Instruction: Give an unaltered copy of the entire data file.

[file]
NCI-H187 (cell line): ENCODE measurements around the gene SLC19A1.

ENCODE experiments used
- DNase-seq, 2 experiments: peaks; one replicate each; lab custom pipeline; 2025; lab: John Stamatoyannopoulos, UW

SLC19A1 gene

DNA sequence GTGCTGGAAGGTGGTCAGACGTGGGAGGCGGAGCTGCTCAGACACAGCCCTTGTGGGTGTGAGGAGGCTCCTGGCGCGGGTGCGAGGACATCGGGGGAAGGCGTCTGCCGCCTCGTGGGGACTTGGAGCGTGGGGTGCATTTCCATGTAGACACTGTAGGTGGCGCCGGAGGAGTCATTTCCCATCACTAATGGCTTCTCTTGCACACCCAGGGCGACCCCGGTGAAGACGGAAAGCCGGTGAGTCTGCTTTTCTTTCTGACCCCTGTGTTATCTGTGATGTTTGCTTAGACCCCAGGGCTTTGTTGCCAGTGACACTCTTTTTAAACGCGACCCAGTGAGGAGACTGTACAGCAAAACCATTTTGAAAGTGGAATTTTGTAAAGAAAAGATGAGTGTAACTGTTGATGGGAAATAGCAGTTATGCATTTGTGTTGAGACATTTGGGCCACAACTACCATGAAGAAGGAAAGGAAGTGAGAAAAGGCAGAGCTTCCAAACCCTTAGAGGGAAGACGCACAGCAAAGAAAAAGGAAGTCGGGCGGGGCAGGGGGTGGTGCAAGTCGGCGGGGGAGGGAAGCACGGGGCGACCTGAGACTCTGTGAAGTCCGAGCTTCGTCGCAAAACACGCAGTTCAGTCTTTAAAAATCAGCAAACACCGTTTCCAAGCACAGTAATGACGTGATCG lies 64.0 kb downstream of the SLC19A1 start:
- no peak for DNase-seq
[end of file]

NCI-H187 (cell line): ENCODE measurements around the gene SLC19A1.

ENCODE experiments used
- DNase-seq, 2 experiments: peaks; one replicate each; lab custom pipeline; 2025; lab: John Stamatoyannopoulos, UW

SLC19A1 gene

DNA sequence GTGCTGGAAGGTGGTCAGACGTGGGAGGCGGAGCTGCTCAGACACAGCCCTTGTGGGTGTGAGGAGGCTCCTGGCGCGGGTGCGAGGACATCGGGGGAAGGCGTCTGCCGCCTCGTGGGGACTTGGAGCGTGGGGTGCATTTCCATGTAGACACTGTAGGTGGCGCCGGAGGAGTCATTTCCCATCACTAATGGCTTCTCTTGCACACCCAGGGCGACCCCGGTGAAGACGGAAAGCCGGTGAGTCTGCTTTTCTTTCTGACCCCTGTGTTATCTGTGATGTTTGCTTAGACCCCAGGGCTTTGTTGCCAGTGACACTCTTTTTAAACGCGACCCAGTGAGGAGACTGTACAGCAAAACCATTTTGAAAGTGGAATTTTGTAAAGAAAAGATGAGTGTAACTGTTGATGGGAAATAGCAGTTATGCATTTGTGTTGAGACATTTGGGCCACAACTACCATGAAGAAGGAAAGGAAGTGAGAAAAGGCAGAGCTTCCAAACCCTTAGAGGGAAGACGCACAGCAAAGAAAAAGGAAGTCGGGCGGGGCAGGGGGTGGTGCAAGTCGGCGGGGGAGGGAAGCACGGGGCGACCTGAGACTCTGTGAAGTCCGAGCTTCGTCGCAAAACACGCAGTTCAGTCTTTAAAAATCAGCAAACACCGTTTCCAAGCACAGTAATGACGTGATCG lies 64.0 kb downstream of the SLC19A1 start:
- no peak for DNase-seq